Snowflakes & Chatter
Admittedly I am late in posting these, but with all this new-found time on our hands it seems a good time to catch up with recipe-testing and writing.
Chiacchiere, ‘little gossips’ or ‘chatter’ are a classic sweet of Carnevale. They are essentially a fried pasta dough, enriched with a little white wine (or in this case Vernaccia), rolled out thinly, cut in random fashion and then deep-fried and dusted with snowdrifts of icing sugar.
The Vernaccia gives them a deliciously almondy note, but if you can’t find it you can use sherry or Vinsanto (check your granny’s cupboards) or just plain old white wine.
The true appeal of these (apart from that irresistibly fatty flavour of deep-fry) is their texture. They are light-as-a-feather, melt-in-the-mouth, crumbly-as-crumble and as flakey-as-your-friends, and all the other hyphenated good things you can think of. They provide a perfect embodiment of that nicely onomatopoeic Italian word ‘friabile’ which means crumbly but in an even better, flakier way. They also leave your whole body dusted with a light powdering of sugar like a fond memory. What more can you ask for, really.
You can serve these on their own as a snack, or with coffee, or even better, with little glasses of Vernaccia/Vinsanto and a big bowl of whipped, sweetened mascarpone for communal dunking. Just don’t expect to be moving quickly any time soon after.
500g plain flour
75g cold, unsalted butter
A pinch of salt
40g caster sugar
2 egg yolks
around 70ml Vernaccia/Vinsanto/Grappa/white wine
Oil, for deep frying.
Icing sugar, for dusting.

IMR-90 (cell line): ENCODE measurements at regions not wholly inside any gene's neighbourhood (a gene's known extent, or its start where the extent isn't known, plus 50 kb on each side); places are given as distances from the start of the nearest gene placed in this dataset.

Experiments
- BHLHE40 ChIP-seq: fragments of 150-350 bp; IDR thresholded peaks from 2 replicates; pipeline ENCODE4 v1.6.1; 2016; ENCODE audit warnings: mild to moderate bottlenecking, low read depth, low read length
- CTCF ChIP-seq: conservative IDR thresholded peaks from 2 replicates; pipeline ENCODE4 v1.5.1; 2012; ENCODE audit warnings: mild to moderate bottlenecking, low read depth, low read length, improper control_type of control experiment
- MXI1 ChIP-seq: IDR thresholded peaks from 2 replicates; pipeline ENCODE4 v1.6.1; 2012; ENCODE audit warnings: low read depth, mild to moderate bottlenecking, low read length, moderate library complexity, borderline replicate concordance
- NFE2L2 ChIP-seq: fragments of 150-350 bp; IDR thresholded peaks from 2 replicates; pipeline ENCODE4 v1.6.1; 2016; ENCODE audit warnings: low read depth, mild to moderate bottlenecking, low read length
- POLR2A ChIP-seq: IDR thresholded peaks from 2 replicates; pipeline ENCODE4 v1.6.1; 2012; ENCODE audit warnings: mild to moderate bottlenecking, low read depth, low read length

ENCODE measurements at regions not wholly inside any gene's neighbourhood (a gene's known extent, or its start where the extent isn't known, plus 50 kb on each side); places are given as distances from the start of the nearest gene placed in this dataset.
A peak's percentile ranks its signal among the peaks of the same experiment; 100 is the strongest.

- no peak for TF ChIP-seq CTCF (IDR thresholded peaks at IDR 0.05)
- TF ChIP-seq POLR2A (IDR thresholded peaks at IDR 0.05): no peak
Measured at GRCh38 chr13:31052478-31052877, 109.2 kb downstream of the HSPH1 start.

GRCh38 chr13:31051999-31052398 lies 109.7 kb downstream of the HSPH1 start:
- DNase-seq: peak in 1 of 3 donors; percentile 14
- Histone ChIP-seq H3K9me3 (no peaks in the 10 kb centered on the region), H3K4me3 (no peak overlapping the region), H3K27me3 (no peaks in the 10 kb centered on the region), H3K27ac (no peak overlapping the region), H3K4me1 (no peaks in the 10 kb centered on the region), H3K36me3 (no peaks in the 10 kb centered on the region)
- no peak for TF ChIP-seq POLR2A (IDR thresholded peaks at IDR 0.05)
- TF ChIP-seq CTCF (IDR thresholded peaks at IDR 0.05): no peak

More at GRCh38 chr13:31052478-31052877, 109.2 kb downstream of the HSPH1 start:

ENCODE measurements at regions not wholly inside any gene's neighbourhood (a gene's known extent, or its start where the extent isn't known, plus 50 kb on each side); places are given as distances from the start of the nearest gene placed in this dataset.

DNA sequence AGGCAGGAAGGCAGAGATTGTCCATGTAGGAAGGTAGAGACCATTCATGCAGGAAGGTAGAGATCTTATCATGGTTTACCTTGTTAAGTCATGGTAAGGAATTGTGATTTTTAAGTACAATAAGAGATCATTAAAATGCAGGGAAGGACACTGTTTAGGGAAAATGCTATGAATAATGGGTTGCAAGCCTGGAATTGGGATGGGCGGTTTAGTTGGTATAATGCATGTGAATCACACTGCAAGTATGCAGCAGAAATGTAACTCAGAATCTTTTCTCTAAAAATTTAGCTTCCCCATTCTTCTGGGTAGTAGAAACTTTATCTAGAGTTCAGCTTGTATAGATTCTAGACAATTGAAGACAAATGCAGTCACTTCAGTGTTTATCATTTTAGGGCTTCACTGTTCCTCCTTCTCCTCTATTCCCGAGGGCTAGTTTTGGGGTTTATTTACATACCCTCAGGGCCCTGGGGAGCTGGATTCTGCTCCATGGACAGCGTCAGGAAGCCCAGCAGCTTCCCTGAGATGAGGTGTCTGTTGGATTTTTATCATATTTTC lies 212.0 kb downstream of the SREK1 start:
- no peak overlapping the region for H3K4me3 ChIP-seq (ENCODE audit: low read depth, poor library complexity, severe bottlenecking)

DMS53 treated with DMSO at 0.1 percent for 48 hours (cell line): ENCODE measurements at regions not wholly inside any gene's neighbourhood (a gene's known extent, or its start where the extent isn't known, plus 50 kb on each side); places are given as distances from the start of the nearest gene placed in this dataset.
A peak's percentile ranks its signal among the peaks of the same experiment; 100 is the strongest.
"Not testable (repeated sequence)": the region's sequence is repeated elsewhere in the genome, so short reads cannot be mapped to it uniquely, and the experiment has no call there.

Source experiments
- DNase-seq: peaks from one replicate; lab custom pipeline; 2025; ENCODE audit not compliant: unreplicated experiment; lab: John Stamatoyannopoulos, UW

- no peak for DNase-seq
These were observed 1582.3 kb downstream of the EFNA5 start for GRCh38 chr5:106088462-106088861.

Measure the flour and salt into a mixing bowl. Cut the butter into small chunks and rub it into the flour as for a crumble. Rub it in well, until the mixture resembles fine breadcrumbs.
Add the sugar and stir, then make a well in the centre and add the egg yolks and alcohol. Mix well to form a soft dough (at this point, if it looks too dry, add a drop or two more of alcohol).
Knead the dough well with your hands on a clean surface for around 20 minutes until completely smooth. Leave it to rest (covered with a tea towel) whilst you set up your rolling station.
Using a pasta roller, or a simple rolling pin, roll the dough out until it is 10p thickness (a millimetre and a half or so). You may need to dust things with a little flour as you roll.
Using a ridged pasta cutter (or a simple knife if you don’t have one) cut the dough into random, rag-like strips.
Heat your oil in a deep saucepan until it reaches around 175 degrees. Fry the strips a few at a time, and drain them on kitchen paper.
When they are cool, dust them liberally with icing sugar.